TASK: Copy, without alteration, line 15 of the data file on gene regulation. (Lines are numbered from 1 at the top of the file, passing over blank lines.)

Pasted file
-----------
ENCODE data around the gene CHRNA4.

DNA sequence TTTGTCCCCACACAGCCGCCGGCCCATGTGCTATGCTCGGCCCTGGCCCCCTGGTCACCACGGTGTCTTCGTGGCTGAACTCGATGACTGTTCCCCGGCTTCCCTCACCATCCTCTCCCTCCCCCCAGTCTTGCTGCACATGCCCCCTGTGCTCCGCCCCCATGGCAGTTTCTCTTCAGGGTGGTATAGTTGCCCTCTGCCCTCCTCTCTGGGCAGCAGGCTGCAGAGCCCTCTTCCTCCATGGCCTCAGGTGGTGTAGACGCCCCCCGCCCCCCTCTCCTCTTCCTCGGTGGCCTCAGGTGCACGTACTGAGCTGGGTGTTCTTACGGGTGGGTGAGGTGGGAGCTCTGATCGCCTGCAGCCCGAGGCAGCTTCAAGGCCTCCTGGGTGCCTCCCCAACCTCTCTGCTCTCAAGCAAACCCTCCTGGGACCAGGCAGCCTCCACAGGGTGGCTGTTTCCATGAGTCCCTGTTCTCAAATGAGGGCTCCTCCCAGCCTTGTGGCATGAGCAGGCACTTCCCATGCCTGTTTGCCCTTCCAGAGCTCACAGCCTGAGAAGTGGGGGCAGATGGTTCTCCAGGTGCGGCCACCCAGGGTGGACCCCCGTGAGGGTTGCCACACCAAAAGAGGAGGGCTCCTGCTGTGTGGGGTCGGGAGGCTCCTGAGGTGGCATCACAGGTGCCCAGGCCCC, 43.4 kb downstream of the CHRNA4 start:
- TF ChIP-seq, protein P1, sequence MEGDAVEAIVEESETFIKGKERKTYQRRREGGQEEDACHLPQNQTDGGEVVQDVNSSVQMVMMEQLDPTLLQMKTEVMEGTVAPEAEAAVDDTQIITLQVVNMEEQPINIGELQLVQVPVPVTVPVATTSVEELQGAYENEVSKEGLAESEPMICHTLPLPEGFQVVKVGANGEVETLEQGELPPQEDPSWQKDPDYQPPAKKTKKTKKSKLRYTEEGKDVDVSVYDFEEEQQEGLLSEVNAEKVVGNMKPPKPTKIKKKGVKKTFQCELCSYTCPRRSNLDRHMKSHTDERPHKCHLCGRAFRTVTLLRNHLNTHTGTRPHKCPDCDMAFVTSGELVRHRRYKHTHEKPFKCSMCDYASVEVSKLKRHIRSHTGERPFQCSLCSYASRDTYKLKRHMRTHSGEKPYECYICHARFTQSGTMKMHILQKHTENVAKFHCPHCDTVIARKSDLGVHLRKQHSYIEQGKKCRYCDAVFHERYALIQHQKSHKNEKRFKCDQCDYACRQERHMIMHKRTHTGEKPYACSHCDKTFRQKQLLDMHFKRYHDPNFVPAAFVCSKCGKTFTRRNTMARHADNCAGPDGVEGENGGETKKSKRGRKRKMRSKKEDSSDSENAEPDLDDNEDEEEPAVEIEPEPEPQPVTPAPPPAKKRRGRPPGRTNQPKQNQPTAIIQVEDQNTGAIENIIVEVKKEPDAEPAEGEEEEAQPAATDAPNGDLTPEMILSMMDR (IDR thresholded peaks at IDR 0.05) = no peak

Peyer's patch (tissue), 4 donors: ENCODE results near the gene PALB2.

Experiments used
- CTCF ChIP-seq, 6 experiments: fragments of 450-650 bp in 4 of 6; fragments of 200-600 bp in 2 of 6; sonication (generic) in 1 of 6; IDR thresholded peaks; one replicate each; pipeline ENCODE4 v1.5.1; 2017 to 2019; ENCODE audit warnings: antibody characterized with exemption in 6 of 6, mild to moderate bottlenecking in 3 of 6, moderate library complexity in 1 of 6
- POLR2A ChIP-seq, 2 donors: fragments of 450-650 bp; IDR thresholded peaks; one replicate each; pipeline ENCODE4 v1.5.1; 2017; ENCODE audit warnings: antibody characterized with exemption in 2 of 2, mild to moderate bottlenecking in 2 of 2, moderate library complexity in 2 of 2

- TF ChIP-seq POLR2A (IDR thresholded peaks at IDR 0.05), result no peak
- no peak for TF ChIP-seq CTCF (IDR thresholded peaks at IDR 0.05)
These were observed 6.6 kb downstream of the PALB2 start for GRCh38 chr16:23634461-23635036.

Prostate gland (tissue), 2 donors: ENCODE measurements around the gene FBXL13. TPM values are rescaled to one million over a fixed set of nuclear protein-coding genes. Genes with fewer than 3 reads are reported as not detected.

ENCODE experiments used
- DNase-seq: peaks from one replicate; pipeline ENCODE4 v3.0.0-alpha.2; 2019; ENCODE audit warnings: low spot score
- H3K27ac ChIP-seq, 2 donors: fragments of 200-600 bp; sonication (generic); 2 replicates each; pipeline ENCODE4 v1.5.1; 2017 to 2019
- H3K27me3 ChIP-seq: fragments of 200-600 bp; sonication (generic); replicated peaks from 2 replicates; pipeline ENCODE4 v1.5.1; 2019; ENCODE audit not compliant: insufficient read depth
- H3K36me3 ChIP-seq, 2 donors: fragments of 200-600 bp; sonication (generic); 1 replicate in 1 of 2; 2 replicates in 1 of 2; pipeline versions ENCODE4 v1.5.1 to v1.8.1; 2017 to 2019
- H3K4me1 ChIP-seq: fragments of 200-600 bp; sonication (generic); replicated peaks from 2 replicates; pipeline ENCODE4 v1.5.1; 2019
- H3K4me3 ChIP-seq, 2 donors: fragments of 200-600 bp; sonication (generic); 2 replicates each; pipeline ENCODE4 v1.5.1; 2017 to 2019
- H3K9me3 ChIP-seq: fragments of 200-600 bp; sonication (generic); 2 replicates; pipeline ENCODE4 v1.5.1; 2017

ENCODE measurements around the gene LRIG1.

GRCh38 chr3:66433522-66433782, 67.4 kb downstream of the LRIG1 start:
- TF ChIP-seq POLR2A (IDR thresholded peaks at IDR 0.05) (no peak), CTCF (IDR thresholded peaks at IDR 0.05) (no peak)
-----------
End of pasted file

- H3K27me3 ChIP-seq: fragments of 200-600 bp; sonication (generic); replicated peaks from 2 replicates; pipeline ENCODE4 v1.5.1; 2019; ENCODE audit not compliant: insufficient read depth